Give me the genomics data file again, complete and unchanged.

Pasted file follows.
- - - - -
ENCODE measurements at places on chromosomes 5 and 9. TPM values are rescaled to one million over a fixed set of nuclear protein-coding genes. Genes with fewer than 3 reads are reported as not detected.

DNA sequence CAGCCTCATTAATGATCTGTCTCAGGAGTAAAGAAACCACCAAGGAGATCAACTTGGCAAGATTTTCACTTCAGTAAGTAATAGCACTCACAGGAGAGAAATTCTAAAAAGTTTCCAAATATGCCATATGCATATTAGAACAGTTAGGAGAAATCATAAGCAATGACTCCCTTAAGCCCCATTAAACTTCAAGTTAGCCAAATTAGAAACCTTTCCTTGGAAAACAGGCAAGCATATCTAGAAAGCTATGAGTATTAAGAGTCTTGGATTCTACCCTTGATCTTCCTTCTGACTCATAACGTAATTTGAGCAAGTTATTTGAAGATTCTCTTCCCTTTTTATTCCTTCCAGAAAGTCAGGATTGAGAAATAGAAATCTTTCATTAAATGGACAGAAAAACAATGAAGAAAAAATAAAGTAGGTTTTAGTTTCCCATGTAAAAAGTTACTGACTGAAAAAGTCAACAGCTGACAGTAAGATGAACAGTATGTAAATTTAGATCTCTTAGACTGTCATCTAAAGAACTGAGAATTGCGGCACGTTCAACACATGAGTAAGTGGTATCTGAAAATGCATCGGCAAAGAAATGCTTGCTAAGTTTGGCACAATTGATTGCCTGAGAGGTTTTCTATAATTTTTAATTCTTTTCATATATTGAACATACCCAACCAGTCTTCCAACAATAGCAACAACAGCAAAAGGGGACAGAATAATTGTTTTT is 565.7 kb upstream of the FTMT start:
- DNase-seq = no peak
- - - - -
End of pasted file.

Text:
ENCODE measurements at places on chromosomes 5 and 9. TPM values are rescaled to one million over a fixed set of nuclear protein-coding genes. Genes with fewer than 3 reads are reported as not detected.

DNA sequence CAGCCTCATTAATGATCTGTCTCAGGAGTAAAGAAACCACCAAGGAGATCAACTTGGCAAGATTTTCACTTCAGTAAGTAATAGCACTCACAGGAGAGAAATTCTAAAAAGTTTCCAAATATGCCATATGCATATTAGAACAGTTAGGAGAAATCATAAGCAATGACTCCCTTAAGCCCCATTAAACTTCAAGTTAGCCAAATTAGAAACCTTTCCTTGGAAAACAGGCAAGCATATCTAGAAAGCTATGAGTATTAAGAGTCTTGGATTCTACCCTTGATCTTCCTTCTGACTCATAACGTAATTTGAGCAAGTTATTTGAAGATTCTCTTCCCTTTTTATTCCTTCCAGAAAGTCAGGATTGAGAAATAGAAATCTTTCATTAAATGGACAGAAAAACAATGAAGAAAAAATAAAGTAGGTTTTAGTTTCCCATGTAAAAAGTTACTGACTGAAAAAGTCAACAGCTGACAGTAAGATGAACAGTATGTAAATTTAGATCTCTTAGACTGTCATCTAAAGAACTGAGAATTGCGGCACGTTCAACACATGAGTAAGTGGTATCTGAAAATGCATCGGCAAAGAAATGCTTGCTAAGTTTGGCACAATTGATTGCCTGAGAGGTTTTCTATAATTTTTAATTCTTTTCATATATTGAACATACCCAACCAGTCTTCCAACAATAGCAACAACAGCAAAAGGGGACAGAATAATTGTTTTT is 565.7 kb upstream of the FTMT start:
- DNase-seq = no peak